DSUs are stored as “bricks” in a “brick storage” and are encrypted using symmetric encryption. The bricks can be stored locally, remotely in the cloud, or any other storage media. The essential key for decrypting bricks is a secret key called KeySSI. Each Brick is encrypted with a different key. Special bricks called BrickMaps store the encryption keys for the Bricks they are referencing. These BrickMaps, unlike other bricks, are encrypted with KeySSIs.

DSUs are flexible and can be updated (and even deleted). These get implemented by having multiple BrickMaps referenced within the same anchor, allowing us to have a history of each DSU.

Figure 4: Brick Storage & Brick Map

Supplementary sophistications are required only in cases where we have to implement access revocation to the shared data or implement an expiration date for access to data as requested by a third party.

More details are available in Brick Storages (RFC-003).

3. Anchoring

DSUs are anchored in the blockchain, and the anchoring feature brings the capability of digitally signing data and code in the initial version and any subsequent versions. In some situations, use cases can exist in which a centralized system provides DSU anchoring. For example, a use case that only needed anchoring could support better internal auditability. This example is excellent, as it could be later decentralized if needed or required.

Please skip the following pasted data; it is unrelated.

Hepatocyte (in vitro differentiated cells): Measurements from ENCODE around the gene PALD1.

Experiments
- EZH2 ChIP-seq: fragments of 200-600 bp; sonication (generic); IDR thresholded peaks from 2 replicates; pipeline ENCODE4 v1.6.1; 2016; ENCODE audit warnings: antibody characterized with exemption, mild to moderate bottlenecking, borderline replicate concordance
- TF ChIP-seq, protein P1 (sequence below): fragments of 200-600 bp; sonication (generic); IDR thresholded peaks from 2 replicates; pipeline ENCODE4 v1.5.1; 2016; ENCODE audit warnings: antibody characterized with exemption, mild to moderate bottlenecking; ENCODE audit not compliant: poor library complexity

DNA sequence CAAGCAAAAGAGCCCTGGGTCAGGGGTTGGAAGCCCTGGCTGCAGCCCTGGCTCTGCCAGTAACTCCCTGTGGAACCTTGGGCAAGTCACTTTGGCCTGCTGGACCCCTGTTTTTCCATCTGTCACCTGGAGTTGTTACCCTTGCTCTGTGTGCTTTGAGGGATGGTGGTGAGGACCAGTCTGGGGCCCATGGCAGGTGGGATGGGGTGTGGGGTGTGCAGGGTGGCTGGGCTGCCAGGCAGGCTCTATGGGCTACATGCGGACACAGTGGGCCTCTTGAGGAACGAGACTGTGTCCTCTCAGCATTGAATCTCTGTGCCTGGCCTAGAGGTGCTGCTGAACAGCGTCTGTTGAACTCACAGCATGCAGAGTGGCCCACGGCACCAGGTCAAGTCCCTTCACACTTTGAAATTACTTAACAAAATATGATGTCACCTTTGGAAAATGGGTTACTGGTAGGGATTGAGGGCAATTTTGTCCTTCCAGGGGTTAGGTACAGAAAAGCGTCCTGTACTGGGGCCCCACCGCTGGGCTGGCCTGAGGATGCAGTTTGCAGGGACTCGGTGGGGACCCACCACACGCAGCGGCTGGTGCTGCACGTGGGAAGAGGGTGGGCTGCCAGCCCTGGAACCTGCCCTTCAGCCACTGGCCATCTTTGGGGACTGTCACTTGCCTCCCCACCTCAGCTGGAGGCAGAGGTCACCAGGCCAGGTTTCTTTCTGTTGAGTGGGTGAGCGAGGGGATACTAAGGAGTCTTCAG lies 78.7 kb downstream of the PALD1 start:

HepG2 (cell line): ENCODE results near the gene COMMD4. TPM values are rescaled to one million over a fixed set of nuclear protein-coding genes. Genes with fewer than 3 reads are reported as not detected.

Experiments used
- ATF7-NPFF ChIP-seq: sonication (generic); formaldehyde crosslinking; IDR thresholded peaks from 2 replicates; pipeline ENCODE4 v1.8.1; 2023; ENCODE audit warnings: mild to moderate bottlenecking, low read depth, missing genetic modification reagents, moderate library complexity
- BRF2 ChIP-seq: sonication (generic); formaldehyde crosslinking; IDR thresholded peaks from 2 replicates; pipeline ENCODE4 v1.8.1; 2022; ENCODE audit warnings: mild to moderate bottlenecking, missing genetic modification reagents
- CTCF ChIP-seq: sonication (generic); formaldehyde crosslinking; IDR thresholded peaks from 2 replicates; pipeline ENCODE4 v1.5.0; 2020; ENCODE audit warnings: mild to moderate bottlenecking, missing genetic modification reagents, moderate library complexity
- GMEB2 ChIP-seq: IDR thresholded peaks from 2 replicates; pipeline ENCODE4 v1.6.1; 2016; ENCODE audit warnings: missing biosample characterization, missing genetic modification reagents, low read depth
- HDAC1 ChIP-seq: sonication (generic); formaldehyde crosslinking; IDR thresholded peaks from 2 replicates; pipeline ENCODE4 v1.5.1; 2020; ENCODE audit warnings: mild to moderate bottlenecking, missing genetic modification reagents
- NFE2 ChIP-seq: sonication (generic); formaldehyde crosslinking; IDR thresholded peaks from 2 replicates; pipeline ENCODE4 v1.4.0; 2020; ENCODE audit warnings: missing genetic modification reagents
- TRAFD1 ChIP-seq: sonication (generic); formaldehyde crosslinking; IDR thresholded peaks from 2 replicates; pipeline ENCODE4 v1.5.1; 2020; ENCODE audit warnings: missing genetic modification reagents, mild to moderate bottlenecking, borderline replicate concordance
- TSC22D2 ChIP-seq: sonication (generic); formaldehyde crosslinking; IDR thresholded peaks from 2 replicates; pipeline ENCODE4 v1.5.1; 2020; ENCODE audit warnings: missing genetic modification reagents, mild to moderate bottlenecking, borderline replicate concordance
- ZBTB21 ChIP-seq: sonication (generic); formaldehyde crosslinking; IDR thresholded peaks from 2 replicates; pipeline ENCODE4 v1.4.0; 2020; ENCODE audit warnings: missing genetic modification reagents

More details are available in Anchoring (RFC-005).

4. DSU Mounting

The code in a DSU instance is not copied to each instantiation. Starting from the perspective that a DSU can be seen as a file system, this file system allows the mounting of a DSU in another DSU. The DSU mounted in all instances and containing the code is called DSU Types. This DSU Type behaves similarly to a class compared to its instances. The DSU Type is a DSU in itself and, as such, is anchored and must have credentials (digital signatures) that mark it safe for use. It should also be noted that a DSU Type can be updated, leading to the automatic update of all instances. We also name the code from DSU Type as DSU constitution.

Figure 5: DSU Instances and DSU Types

We can also observe that DSU mounting can mount arbitrary DSUs and make them look like they are part of the root DSU. The mounting of the code is just an example of the concept's usefulness. DSUs are light containers that can boot minimal “operating systems” that we call DSU Types. What we obtain is a file system with mounting concepts. This booting will usually be called DSU Reconstruction.